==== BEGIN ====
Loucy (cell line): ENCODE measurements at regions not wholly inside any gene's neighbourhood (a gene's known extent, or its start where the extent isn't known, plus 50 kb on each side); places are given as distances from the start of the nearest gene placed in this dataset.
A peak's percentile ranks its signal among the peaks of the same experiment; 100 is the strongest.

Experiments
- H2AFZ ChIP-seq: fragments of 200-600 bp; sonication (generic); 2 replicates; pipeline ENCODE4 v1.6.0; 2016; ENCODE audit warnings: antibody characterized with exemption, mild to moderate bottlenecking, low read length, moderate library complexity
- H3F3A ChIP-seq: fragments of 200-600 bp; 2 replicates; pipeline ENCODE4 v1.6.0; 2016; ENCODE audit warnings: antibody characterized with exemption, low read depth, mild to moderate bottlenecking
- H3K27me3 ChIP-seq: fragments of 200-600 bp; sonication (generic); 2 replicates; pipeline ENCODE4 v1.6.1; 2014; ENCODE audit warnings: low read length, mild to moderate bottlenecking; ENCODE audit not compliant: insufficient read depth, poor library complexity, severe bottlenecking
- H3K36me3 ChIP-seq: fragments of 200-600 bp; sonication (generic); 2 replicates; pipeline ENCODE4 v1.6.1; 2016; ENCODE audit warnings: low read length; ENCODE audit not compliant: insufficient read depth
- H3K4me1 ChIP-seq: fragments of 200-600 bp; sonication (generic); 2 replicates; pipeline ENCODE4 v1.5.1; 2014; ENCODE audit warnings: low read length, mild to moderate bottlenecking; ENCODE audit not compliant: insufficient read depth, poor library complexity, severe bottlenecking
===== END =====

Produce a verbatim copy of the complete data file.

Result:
Loucy (cell line): ENCODE measurements at regions not wholly inside any gene's neighbourhood (a gene's known extent, or its start where the extent isn't known, plus 50 kb on each side); places are given as distances from the start of the nearest gene placed in this dataset.
A peak's percentile ranks its signal among the peaks of the same experiment; 100 is the strongest.

Experiments
- H2AFZ ChIP-seq: fragments of 200-600 bp; sonication (generic); 2 replicates; pipeline ENCODE4 v1.6.0; 2016; ENCODE audit warnings: antibody characterized with exemption, mild to moderate bottlenecking, low read length, moderate library complexity
- H3F3A ChIP-seq: fragments of 200-600 bp; 2 replicates; pipeline ENCODE4 v1.6.0; 2016; ENCODE audit warnings: antibody characterized with exemption, low read depth, mild to moderate bottlenecking
- H3K27me3 ChIP-seq: fragments of 200-600 bp; sonication (generic); 2 replicates; pipeline ENCODE4 v1.6.1; 2014; ENCODE audit warnings: low read length, mild to moderate bottlenecking; ENCODE audit not compliant: insufficient read depth, poor library complexity, severe bottlenecking
- H3K36me3 ChIP-seq: fragments of 200-600 bp; sonication (generic); 2 replicates; pipeline ENCODE4 v1.6.1; 2016; ENCODE audit warnings: low read length; ENCODE audit not compliant: insufficient read depth
- H3K4me1 ChIP-seq: fragments of 200-600 bp; sonication (generic); 2 replicates; pipeline ENCODE4 v1.5.1; 2014; ENCODE audit warnings: low read length, mild to moderate bottlenecking; ENCODE audit not compliant: insufficient read depth, poor library complexity, severe bottlenecking